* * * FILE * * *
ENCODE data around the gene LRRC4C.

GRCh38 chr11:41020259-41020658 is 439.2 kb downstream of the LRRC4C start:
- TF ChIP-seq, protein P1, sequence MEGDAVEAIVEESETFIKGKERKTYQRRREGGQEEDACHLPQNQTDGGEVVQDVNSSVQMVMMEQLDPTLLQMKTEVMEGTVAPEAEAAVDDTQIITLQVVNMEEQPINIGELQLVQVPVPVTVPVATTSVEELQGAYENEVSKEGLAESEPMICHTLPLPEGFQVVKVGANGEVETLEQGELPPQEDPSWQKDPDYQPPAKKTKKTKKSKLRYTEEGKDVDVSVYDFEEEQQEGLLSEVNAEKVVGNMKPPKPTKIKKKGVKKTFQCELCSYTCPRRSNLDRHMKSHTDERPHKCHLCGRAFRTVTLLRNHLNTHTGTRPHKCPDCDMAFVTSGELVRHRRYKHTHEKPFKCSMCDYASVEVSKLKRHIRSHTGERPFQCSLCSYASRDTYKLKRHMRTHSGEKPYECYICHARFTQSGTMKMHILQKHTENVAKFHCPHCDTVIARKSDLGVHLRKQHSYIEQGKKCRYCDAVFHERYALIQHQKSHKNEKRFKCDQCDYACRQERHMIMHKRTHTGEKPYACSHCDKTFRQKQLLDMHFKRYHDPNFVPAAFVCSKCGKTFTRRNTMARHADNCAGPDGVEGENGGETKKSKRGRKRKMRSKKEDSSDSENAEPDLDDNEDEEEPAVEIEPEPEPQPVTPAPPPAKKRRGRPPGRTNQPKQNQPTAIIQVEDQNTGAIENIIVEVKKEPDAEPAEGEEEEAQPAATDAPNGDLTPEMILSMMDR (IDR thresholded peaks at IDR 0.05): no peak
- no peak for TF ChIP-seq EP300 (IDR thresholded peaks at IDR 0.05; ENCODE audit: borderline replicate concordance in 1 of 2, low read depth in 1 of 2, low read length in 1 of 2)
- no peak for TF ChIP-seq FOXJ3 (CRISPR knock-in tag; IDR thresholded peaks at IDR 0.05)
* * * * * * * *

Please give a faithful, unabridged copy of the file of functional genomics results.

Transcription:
ENCODE data around the gene LRRC4C.

GRCh38 chr11:41020259-41020658 is 439.2 kb downstream of the LRRC4C start:
- TF ChIP-seq, protein P1, sequence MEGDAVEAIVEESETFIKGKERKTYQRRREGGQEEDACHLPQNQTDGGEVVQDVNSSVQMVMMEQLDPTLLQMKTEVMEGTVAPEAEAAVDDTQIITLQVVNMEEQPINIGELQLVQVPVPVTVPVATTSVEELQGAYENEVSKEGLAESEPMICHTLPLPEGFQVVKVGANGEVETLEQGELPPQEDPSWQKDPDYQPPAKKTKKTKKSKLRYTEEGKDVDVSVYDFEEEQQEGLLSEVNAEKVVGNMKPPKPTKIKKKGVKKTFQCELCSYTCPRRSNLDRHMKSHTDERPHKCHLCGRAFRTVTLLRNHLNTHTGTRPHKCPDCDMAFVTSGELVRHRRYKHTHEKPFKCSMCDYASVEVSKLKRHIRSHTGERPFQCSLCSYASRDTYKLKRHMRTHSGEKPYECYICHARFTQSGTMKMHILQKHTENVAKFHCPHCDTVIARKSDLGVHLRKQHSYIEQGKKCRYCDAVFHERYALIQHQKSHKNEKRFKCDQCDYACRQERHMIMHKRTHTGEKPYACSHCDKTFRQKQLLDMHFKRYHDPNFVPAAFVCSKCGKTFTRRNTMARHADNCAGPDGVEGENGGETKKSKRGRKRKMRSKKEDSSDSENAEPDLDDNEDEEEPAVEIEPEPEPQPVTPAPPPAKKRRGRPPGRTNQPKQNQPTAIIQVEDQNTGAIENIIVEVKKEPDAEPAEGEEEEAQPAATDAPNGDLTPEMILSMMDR (IDR thresholded peaks at IDR 0.05): no peak
- no peak for TF ChIP-seq EP300 (IDR thresholded peaks at IDR 0.05; ENCODE audit: borderline replicate concordance in 1 of 2, low read depth in 1 of 2, low read length in 1 of 2)
- no peak for TF ChIP-seq FOXJ3 (CRISPR knock-in tag; IDR thresholded peaks at IDR 0.05)